Orr: There have been a lot of claims regarding fraud and voting by mail, but there is no compelling evidence for that. Even a database compiled by the conservative Heritage Foundation identifies fewer than 1,300 proven cases of voter fraud in the US since 1982—and that is among millions upon millions of votes cast in that period. That is true of voting fraud generally. Postal voting is a relatively small percentage of all votes cast. In an ideal world, the number of proven cases of vote fraud would be zero. We do not live in that world. But in the actual world electoral fraud is a marginal problem in the United States.
Johnson: The panic in some quarters about electoral fraud has been fabricated by a concerted, ongoing campaign undertaken by right-leaning legal activists, think tanks, and Republican party operatives. For those concerned about the putative partisan bias of postal voting there is little reason to fret. Recent in-depth analysis in states that have enacted postal voting show no partisan bias in those who choose to vote by mail. Similarly, the studies show no significant increase in turnout due to the availability of voting by mail that would advantage one party.
What should happen after this particular election in regard to voting by mail?
Johnson: Making policy or reforming institutions in a crisis is never optimal; any new rules have long-term consequences. That’s why we think that any changes in the face of the pandemic should be temporary. This is especially true in the case of universal postal voting because it’s among a set of reforms intended to enhance political participation by making voting more convenient. Yet, studies show that, by and large, measures of “convenience voting” do little to increase participation.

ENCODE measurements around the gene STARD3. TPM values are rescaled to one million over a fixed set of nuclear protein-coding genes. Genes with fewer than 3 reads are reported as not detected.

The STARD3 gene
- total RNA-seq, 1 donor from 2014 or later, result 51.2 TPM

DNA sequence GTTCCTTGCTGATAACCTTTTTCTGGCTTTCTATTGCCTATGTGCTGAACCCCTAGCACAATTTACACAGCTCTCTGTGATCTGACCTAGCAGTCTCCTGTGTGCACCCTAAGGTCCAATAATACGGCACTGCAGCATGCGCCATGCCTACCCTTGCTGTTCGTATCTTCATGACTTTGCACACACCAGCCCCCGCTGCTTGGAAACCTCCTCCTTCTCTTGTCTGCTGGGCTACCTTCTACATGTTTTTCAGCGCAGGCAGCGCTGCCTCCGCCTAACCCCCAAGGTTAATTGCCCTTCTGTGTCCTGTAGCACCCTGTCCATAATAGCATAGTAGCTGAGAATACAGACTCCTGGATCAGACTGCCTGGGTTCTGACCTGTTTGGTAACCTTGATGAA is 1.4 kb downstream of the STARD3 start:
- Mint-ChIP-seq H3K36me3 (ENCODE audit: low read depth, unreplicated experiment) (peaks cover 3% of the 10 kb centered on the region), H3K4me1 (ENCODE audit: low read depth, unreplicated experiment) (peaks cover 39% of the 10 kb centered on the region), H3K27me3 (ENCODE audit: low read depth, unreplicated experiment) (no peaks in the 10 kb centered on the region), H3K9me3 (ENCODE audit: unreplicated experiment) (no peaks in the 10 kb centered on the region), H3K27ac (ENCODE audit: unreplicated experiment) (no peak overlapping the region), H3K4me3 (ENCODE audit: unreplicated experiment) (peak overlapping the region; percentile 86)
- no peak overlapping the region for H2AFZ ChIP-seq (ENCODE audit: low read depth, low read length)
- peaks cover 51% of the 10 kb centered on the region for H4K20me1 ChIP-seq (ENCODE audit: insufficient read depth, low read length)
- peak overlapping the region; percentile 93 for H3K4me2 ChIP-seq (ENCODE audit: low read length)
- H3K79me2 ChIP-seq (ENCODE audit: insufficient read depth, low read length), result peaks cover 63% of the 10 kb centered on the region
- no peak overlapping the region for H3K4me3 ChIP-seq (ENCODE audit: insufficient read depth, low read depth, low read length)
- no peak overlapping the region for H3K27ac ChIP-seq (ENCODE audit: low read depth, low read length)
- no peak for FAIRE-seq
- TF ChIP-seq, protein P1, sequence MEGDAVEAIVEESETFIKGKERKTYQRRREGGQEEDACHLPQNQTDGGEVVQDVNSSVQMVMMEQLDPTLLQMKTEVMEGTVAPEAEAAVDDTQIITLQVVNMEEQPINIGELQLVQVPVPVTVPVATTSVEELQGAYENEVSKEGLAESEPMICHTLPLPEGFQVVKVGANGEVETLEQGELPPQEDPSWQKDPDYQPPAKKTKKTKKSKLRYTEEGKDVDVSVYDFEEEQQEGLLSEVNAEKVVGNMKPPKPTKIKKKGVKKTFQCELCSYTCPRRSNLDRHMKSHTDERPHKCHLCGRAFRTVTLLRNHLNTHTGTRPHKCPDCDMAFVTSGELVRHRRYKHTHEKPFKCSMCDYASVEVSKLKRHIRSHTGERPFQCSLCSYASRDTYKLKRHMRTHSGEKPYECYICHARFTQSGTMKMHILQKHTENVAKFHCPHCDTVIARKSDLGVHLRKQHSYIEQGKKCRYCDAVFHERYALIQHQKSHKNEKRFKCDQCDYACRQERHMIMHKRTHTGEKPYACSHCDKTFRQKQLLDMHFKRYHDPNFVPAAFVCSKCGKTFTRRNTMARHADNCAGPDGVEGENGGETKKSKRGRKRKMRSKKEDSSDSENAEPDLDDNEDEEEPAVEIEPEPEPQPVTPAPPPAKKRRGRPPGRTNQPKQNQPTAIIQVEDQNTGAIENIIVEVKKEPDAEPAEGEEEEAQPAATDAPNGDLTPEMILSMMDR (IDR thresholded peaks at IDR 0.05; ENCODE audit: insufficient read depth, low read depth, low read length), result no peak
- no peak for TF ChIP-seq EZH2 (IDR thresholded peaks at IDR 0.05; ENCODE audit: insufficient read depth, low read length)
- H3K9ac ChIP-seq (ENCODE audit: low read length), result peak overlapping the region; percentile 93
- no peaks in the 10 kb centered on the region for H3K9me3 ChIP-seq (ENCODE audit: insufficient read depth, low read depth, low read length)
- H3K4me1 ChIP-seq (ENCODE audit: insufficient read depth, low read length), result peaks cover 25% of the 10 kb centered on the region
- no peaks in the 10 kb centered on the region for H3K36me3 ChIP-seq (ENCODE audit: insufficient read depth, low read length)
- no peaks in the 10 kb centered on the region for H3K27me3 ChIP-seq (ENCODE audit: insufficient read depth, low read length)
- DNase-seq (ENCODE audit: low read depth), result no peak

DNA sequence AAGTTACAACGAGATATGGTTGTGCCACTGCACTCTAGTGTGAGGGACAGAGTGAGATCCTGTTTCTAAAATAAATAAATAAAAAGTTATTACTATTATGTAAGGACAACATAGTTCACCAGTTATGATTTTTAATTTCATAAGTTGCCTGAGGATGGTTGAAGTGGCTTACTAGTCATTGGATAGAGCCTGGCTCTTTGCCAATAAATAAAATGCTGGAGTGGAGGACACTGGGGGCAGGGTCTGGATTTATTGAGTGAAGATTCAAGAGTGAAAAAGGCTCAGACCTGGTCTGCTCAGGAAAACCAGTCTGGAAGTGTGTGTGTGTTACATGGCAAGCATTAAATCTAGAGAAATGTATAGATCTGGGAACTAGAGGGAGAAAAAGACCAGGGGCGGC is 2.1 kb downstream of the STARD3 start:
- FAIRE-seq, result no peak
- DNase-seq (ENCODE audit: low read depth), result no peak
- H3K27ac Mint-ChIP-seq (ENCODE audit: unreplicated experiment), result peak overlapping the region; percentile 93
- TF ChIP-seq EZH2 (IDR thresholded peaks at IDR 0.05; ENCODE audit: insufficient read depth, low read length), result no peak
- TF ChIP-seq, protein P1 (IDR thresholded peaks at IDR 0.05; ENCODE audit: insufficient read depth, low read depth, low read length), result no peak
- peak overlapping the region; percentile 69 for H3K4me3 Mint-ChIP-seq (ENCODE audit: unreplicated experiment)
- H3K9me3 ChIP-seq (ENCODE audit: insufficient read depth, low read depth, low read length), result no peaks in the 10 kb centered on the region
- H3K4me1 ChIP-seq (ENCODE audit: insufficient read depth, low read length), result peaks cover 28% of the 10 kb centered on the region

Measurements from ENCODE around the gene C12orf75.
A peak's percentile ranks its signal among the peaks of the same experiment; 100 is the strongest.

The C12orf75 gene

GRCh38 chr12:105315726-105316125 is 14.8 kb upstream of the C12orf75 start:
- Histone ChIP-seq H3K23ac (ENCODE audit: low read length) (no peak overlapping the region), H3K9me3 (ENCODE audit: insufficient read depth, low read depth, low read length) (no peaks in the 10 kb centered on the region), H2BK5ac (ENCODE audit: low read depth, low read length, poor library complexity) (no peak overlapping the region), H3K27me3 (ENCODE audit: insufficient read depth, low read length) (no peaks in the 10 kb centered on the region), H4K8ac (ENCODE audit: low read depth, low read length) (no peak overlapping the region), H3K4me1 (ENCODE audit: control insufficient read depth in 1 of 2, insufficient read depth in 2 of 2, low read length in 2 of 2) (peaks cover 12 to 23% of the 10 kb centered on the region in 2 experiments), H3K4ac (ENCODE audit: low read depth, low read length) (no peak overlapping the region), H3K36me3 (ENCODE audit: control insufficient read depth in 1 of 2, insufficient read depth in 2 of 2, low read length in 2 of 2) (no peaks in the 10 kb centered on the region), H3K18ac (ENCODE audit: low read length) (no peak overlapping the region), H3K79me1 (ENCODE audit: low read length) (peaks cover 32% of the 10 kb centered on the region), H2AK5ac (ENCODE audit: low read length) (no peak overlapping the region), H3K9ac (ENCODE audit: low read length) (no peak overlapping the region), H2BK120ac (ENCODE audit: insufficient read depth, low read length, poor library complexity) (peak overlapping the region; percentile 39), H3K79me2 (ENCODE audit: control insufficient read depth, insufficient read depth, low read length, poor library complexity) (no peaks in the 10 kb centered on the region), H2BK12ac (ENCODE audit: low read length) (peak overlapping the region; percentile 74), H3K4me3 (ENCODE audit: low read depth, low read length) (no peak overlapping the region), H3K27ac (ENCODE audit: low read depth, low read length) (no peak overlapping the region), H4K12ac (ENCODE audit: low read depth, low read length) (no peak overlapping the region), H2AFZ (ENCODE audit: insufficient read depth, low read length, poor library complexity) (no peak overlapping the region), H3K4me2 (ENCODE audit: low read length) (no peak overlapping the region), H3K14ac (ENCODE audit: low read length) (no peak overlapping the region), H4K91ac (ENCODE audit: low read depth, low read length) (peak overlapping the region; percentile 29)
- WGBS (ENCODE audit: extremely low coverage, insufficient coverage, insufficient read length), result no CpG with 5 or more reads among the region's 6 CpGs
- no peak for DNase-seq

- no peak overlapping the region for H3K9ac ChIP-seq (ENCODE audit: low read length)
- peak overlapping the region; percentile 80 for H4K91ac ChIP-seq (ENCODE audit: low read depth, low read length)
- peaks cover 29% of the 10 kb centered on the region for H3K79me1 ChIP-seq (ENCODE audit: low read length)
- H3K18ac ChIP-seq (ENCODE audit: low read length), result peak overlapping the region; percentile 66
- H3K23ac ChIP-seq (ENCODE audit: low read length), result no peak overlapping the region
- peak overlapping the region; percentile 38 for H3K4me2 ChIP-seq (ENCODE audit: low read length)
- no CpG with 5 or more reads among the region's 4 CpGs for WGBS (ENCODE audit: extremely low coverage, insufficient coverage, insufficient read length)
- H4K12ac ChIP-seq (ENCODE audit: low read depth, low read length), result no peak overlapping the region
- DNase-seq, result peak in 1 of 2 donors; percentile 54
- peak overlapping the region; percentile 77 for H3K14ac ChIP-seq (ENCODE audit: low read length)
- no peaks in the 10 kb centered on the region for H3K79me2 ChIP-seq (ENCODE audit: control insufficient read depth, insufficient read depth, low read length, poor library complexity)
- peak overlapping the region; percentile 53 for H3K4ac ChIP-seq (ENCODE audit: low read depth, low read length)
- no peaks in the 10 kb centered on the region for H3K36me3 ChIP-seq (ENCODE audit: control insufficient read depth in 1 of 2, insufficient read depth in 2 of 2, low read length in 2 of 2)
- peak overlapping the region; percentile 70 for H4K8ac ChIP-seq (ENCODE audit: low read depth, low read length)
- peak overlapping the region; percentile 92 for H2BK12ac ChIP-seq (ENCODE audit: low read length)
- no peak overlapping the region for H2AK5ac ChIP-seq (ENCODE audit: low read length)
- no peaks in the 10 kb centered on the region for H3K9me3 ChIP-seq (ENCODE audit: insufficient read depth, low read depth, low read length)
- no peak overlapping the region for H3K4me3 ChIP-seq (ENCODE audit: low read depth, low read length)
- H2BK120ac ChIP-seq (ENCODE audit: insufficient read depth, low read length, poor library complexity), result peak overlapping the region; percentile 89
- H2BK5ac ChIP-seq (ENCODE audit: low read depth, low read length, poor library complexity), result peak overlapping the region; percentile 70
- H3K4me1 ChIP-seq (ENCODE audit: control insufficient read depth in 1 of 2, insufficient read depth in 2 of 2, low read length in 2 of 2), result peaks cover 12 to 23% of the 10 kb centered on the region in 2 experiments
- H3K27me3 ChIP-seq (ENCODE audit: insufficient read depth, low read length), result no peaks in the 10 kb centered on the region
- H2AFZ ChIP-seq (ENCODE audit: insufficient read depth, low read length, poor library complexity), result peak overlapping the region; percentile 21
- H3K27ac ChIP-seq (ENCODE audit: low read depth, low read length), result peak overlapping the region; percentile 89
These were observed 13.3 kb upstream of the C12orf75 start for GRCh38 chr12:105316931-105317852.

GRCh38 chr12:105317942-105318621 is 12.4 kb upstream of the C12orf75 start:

In Bright Line Watch’s latest survey, the experts you polled expressed concern over the use of federal powers and agencies to monitor, attack, and punish perceived political foes. What are you most concerned about for this election?
Helmke: There are a number of election nightmare scenarios being discussed right now, which we are also planning to poll experts on, ranging from Russian attempts to hack into voter registration and election systems in one or more states, to postal service delays that prevent mail ballots from being delivered to election officials in time to be counted, to the encouragement of violence and intimidation during voting or ballot counting. I am most concerned about President Trump’s refusal to promise to concede the election in the event that he loses.
Does the attempt at fast-tracking the nomination of a new Supreme Court justice just weeks before the election have parallels in autocratic states in Latin America that you have studied? Do you see this as an autocratic move or is this just the normal course of politics?
Helmke: Capturing the referees is an essential part of the playbook of would-be autocrats around the world. In this particular case, the fact that the administration is filling a vacant seat is certainly within the letter of the law. However, the fact that the court itself could play a central role in adjudicating the upcoming presidential election makes this move to fill the seat so quickly particularly concerning.